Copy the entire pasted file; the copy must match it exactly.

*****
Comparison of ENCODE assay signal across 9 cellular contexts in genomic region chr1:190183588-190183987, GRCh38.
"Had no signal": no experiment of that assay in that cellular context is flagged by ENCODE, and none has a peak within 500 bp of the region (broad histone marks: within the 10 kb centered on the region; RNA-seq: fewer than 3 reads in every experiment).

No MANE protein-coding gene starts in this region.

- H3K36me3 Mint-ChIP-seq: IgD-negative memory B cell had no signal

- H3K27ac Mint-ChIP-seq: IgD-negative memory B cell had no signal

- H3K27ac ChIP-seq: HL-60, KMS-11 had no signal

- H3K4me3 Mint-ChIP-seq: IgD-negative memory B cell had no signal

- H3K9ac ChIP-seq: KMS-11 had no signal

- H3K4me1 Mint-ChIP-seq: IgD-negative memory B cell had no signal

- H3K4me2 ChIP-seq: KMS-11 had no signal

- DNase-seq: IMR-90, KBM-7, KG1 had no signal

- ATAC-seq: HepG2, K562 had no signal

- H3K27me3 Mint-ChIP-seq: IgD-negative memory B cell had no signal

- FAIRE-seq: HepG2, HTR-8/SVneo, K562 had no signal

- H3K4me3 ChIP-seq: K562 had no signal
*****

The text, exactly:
Comparison of ENCODE assay signal across 9 cellular contexts in genomic region chr1:190183588-190183987, GRCh38.
"Had no signal": no experiment of that assay in that cellular context is flagged by ENCODE, and none has a peak within 500 bp of the region (broad histone marks: within the 10 kb centered on the region; RNA-seq: fewer than 3 reads in every experiment).

No MANE protein-coding gene starts in this region.

- H3K36me3 Mint-ChIP-seq: IgD-negative memory B cell had no signal

- H3K27ac Mint-ChIP-seq: IgD-negative memory B cell had no signal

- H3K27ac ChIP-seq: HL-60, KMS-11 had no signal

- H3K4me3 Mint-ChIP-seq: IgD-negative memory B cell had no signal

- H3K9ac ChIP-seq: KMS-11 had no signal

- H3K4me1 Mint-ChIP-seq: IgD-negative memory B cell had no signal

- H3K4me2 ChIP-seq: KMS-11 had no signal

- DNase-seq: IMR-90, KBM-7, KG1 had no signal

- ATAC-seq: HepG2, K562 had no signal

- H3K27me3 Mint-ChIP-seq: IgD-negative memory B cell had no signal

- FAIRE-seq: HepG2, HTR-8/SVneo, K562 had no signal

- H3K4me3 ChIP-seq: K562 had no signal